The UN’s 17 Sustainable Development Goals (SDGs) are amongst the most ambitious projects humanity has ever attempted. They represent our best hope of tackling the most serious challenges facing our societies and our planet. The investment required to meet the targets by 2030 cannot be provided by governments and NGOs alone. The private sector has a critical role to play if we are, collectively, to achieve the SDGs.
While many investors, corporations and financial institutions say they are committed to achieving the SDGs, capital is not flowing at the required speed to the countries where SDG investment matters most. In emerging markets alone, the UN estimates USD3.9 trillion per year will be required to reach all 17 goals by 2030. At the current rate of investment, the UN has calculated a gap of USD2.5 trillion per year.
Embrace the SDGs
As we enter a new decade, it is critical that investors embrace the SDGs at pace and at scale: we have 10 years to deploy the capital and capabilities at our disposal to help build a sustainable future for the planet. There can be no purpose more worthwhile.
Until now, there has been little data at an individual country or SDG level to identify the investment needed to meet the goals, and it has been difficult to identify where the opportunity to participate is greatest for the private sector. Our Opportunity2030 study aims to address this – providing investors and corporations who are serious about their commitment to the SDGs with a map of the potential investment opportunities across three of the most tangible, infrastructure-focused goals.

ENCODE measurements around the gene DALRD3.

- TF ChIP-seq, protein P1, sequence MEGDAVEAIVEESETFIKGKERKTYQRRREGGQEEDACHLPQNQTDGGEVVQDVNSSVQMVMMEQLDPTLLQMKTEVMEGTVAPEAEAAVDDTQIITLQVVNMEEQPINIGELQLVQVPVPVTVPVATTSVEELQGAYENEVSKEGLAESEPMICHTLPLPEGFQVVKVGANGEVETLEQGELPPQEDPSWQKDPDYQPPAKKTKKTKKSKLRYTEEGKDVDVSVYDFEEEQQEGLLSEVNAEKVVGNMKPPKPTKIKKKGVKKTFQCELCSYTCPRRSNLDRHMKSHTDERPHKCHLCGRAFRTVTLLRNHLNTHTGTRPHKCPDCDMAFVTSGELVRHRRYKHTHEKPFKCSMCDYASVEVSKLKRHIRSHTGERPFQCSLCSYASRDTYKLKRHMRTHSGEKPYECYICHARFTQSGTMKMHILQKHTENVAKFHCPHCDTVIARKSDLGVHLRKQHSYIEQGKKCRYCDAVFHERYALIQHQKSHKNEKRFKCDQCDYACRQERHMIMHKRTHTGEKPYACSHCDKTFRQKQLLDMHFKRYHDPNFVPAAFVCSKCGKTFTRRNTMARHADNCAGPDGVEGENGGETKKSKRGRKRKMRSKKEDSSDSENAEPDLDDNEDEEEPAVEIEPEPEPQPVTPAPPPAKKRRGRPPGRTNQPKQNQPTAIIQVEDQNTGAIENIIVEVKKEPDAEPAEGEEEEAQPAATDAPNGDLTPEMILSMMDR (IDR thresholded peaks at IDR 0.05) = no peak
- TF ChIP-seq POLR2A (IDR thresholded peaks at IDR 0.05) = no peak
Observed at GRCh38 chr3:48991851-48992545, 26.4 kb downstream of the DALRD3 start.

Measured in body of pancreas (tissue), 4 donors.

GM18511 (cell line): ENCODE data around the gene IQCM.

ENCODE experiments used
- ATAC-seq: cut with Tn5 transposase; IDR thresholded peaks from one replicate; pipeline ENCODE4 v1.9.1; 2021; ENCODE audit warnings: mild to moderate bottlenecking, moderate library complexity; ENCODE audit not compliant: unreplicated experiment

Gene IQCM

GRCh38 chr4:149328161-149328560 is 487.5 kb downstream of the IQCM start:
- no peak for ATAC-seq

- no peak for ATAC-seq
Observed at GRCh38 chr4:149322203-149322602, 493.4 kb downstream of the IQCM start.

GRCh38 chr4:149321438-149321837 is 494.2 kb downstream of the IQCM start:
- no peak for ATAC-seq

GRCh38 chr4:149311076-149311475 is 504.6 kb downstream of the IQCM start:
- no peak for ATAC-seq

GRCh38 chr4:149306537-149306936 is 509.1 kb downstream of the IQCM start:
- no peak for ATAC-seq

The challenges of mobilising SDG investment, particularly in emerging economies, are real. But barriers are coming down and new thinking is helping to channel capital into countries that have previously found it difficult to attract private investment. Innovative forms of finance such as blended finance and sustainability bonds are providing the mechanism for investors and corporates to rise to the challenge.
Our role in the SDGs
At Standard Chartered we are equally at home in the emerging economies that are most in need of investment and in the more developed economies that can provide that investment. We know we have a pivotal role to play in helping our markets realise the SDGs. We are playing our part to tackle climate change, having committed to facilitating and financing USD35 billion worth of cleantech and renewables between 2020 and 2025, with a focus on emerging markets. Alongside this, we have ceased financing new coal-fired power plants, will phase out our exposure to thermal coal by 2030, and are taking decisive steps to measure, manage and reduce the emissions from the activities we finance.
Beyond climate change, we have mobilised USD1 billion in microfinance, placed the world’s first ‘blue bond’ and last year we launched our first Sustainability Bond, raising EUR500 million to fund projects aligned to the SDGs in emerging markets. And we are only just getting started. The private sector can, and must, do more, and we intend to lead the way.
While the SDGs may be extraordinary in their ambition, they offer a unique opportunity for the private sector to deploy capital to generate strong returns while enabling long term sustainable development. Currently, not enough of this capital is reaching the countries that need it the most.
With just a decade to go, the time to act is now.